'A peptic ulcer is a sore that can form on the lining of the stomach or duodenum which the first part of the small intestine,' says Dr Tham. 'Bleeding from ulcers can produce black, tarry motions because the stomach acid turns blood black.'
One of the best things you can do to reduce your risk of a peptic ulcer is to quit smoking. Smoking is linked to a number of health problems, and may affect how your body manages gastric acid levels.
5. Gastroenteritis and blood in your poo
20 per cent of the UK population will experience gastroenteritis every year, often presenting with classic tummy bug symptoms. You may find your stools become very runny, and contain mucus and traces of blood. 'Gastroenteritis is an infection of the intestines and can result from a virus, bacteria or food poisoning,' says Dr Tham. 'The main symptom is diarrhoea and can also include vomiting, tummy pain, diarrhoea, dehydration and blood in motions. Other symptoms can include a high temperature, headache and aching limbs.'
If you find yourself going to the toilet frequently, sometimes the skin around the anus can tear slightly from frequent wiping. This means the blood isn't actually in your stool, or coming from within your digestive tract but merely an unpleasant side effect of your symptoms.
6. Inflammatory bowel disease and blood in your poo
Inflammatory bowel disease (IBD) is not the same as irritable bowel syndrome (IBS), and is also far less common. About 300,000 people are thought to have either Crohn's Disease or Ulcerative Colitis, the two main forms of IBD.
'Inflammatory bowel disease (IBD) is a chronic condition where part of the intestine is inflamed,' explains Dr Tham. 'There are two main types of IBD: ulcerative colitis which affects the large bowel and Crohn's disease which can affect any part of the intestine including the large bowel. Both usually result in diarrhoea, pain, tiredness, weight loss. Blood in the motion usually occurs when the large bowel is affected.'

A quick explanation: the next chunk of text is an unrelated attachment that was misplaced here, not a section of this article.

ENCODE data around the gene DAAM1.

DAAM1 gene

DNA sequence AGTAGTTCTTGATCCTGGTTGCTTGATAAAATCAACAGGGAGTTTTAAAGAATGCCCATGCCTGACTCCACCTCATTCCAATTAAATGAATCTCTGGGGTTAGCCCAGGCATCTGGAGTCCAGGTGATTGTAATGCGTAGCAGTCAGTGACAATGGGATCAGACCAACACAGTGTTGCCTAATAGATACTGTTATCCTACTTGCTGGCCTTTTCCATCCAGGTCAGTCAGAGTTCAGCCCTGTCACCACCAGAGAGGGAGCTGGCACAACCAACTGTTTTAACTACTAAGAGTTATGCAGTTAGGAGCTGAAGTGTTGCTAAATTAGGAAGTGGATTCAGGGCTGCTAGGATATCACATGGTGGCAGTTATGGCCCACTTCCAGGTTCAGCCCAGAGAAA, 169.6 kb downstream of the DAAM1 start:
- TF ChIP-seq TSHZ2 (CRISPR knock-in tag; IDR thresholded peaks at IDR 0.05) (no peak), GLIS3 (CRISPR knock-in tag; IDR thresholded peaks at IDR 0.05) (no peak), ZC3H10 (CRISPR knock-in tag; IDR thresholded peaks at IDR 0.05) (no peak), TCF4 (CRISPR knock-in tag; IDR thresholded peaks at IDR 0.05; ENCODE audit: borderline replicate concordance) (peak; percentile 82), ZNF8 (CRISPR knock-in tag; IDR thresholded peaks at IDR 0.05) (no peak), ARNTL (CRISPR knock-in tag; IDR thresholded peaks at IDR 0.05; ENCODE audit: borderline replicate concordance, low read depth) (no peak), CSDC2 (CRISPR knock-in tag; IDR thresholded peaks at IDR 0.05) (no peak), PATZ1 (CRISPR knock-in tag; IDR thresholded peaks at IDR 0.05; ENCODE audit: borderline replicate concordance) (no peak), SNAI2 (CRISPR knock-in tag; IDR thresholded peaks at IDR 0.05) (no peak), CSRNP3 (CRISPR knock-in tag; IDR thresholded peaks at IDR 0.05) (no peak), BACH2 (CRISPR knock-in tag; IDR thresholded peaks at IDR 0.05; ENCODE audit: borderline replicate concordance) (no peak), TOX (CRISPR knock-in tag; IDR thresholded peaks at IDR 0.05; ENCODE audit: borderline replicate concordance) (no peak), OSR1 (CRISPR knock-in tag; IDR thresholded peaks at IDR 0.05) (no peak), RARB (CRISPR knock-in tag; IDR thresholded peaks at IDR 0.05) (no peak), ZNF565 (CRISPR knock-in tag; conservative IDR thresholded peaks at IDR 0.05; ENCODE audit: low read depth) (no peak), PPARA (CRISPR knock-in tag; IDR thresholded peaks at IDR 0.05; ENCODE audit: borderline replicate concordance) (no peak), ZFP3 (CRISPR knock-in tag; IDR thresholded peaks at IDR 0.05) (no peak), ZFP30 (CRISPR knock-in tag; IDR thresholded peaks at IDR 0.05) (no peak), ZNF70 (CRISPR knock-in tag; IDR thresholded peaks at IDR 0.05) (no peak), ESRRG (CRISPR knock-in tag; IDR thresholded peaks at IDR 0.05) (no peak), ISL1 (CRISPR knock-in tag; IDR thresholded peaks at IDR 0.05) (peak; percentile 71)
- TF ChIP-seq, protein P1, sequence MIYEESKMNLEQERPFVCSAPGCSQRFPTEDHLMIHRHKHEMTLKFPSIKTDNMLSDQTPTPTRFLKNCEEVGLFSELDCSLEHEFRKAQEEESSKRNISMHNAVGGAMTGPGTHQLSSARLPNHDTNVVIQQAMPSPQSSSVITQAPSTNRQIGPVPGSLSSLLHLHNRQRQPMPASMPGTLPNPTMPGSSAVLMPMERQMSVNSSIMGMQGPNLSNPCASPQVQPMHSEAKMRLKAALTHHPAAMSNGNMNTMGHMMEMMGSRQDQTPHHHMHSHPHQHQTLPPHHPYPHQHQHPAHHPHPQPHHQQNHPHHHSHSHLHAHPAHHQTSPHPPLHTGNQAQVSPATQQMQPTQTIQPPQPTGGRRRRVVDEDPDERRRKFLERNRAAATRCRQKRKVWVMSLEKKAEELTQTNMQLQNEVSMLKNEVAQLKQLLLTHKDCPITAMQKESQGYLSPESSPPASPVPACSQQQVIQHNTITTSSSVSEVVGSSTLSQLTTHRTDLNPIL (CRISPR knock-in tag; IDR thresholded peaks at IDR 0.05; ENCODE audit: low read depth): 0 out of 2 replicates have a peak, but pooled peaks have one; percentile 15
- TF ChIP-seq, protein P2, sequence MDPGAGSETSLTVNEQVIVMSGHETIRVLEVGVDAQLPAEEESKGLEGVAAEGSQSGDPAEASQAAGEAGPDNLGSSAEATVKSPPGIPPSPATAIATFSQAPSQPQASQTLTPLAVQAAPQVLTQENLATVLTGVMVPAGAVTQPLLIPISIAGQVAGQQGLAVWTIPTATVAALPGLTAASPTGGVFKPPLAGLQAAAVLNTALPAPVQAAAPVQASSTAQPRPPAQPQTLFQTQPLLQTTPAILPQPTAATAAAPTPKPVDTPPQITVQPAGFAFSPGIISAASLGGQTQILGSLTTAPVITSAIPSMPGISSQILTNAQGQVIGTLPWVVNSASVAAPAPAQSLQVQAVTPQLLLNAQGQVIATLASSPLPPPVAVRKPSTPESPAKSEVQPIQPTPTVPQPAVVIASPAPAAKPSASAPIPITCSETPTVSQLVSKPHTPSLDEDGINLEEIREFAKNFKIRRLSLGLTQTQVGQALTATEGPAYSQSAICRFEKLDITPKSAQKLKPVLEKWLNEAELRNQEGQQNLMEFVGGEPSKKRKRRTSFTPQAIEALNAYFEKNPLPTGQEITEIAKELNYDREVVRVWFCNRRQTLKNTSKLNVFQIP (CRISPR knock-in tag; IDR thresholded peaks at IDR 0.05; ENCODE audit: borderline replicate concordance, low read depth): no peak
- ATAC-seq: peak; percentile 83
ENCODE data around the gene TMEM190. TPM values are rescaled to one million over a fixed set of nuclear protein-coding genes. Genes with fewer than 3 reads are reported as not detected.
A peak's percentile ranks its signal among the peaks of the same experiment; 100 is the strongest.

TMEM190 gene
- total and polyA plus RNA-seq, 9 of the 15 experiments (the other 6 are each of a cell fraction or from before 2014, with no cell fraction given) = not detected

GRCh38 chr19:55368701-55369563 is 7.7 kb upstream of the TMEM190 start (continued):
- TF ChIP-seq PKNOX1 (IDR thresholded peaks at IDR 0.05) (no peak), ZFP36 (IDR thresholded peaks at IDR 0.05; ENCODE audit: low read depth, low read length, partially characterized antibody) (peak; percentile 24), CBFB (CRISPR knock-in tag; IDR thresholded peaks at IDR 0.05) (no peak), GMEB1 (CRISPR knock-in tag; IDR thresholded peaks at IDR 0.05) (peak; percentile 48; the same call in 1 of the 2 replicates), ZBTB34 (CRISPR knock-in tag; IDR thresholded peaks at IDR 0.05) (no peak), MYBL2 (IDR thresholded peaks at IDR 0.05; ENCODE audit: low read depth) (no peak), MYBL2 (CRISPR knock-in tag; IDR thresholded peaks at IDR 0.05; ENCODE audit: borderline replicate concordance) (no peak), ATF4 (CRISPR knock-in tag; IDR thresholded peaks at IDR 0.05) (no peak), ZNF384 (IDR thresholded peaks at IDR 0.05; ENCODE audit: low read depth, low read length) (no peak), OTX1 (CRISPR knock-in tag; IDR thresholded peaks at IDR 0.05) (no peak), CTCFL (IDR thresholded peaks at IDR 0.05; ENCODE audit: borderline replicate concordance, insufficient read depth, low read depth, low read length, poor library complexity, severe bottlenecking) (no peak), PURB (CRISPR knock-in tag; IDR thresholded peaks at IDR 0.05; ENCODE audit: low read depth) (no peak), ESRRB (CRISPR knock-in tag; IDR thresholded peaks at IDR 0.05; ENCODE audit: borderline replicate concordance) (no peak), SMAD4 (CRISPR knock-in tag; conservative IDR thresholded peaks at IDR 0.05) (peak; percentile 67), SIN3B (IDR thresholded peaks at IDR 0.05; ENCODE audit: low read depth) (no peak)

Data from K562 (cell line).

While there is no cure for the condition, it can be managed through medication and in some cases surgery. For more information, visit Crohn's and Colitis UK.
7. Colorectal cancer and blood in your poo
Cancer is often what first pops into people's heads when it comes to symptoms like blood in the stool, but the chances of this being the cause is actually very slim. Colorectal cancer, also referred to as bowel cancer, is the fourth most common cancer in the UK and over 90 per cent of cases are diagnosed in people over the age of 50 .
'Colorectal cancer is cancer that affects the large intestine or the rectum. Colorectal cancer may not cause any symptoms at first,' says Dr Tham. 'When it does cause symptoms, they can include tummy pain, change in bowel movements e.g. diarrhoea or constipation, blood in the motions, tiredness.'
Assuming cancer will cause unnecessary anxiety and stress, so try not to jump to any conclusions before consulting your doctor.
8. Radiation damage and blood in your poo
The side effects of radiotherapy often present within a few days and can persist for up to two weeks after the end of treatment.
'The medical term for this condition is radiation proctopathy or proctitis,' says Dr Tham. 'It is damage to the rectum as a result of radiotherapy used to treat cancer of the womb, ovaries, prostate or rectum. Symptoms include bright red blood in the motions and/or an urgency to go to the toilet.'
The side effects are unlikely to last long term, but they will all be discussed with you before treatment begins. For more information about what radiotherapy is and how to prepare for it, visit Macmillan.
Last updated: 07-10-19